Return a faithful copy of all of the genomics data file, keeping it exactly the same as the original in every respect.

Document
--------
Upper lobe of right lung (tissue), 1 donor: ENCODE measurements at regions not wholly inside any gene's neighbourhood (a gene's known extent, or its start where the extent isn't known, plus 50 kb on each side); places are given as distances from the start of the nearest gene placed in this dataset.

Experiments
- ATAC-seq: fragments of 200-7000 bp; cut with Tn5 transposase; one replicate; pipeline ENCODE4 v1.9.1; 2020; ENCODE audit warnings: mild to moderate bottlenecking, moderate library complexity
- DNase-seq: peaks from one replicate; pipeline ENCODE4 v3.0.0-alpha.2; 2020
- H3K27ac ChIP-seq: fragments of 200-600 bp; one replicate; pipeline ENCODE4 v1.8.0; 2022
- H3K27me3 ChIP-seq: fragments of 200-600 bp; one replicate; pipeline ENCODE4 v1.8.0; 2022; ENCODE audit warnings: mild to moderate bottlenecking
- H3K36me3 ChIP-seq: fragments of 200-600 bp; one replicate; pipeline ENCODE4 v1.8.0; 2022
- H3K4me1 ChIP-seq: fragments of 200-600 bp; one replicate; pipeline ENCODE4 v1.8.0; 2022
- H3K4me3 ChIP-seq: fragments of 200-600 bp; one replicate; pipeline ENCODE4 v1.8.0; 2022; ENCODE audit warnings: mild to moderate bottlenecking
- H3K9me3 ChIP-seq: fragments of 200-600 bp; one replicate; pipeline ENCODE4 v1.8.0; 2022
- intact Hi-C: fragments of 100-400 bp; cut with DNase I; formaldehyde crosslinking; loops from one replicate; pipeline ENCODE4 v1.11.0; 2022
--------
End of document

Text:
Upper lobe of right lung (tissue), 1 donor: ENCODE measurements at regions not wholly inside any gene's neighbourhood (a gene's known extent, or its start where the extent isn't known, plus 50 kb on each side); places are given as distances from the start of the nearest gene placed in this dataset.

Experiments
- ATAC-seq: fragments of 200-7000 bp; cut with Tn5 transposase; one replicate; pipeline ENCODE4 v1.9.1; 2020; ENCODE audit warnings: mild to moderate bottlenecking, moderate library complexity
- DNase-seq: peaks from one replicate; pipeline ENCODE4 v3.0.0-alpha.2; 2020
- H3K27ac ChIP-seq: fragments of 200-600 bp; one replicate; pipeline ENCODE4 v1.8.0; 2022
- H3K27me3 ChIP-seq: fragments of 200-600 bp; one replicate; pipeline ENCODE4 v1.8.0; 2022; ENCODE audit warnings: mild to moderate bottlenecking
- H3K36me3 ChIP-seq: fragments of 200-600 bp; one replicate; pipeline ENCODE4 v1.8.0; 2022
- H3K4me1 ChIP-seq: fragments of 200-600 bp; one replicate; pipeline ENCODE4 v1.8.0; 2022
- H3K4me3 ChIP-seq: fragments of 200-600 bp; one replicate; pipeline ENCODE4 v1.8.0; 2022; ENCODE audit warnings: mild to moderate bottlenecking
- H3K9me3 ChIP-seq: fragments of 200-600 bp; one replicate; pipeline ENCODE4 v1.8.0; 2022
- intact Hi-C: fragments of 100-400 bp; cut with DNase I; formaldehyde crosslinking; loops from one replicate; pipeline ENCODE4 v1.11.0; 2022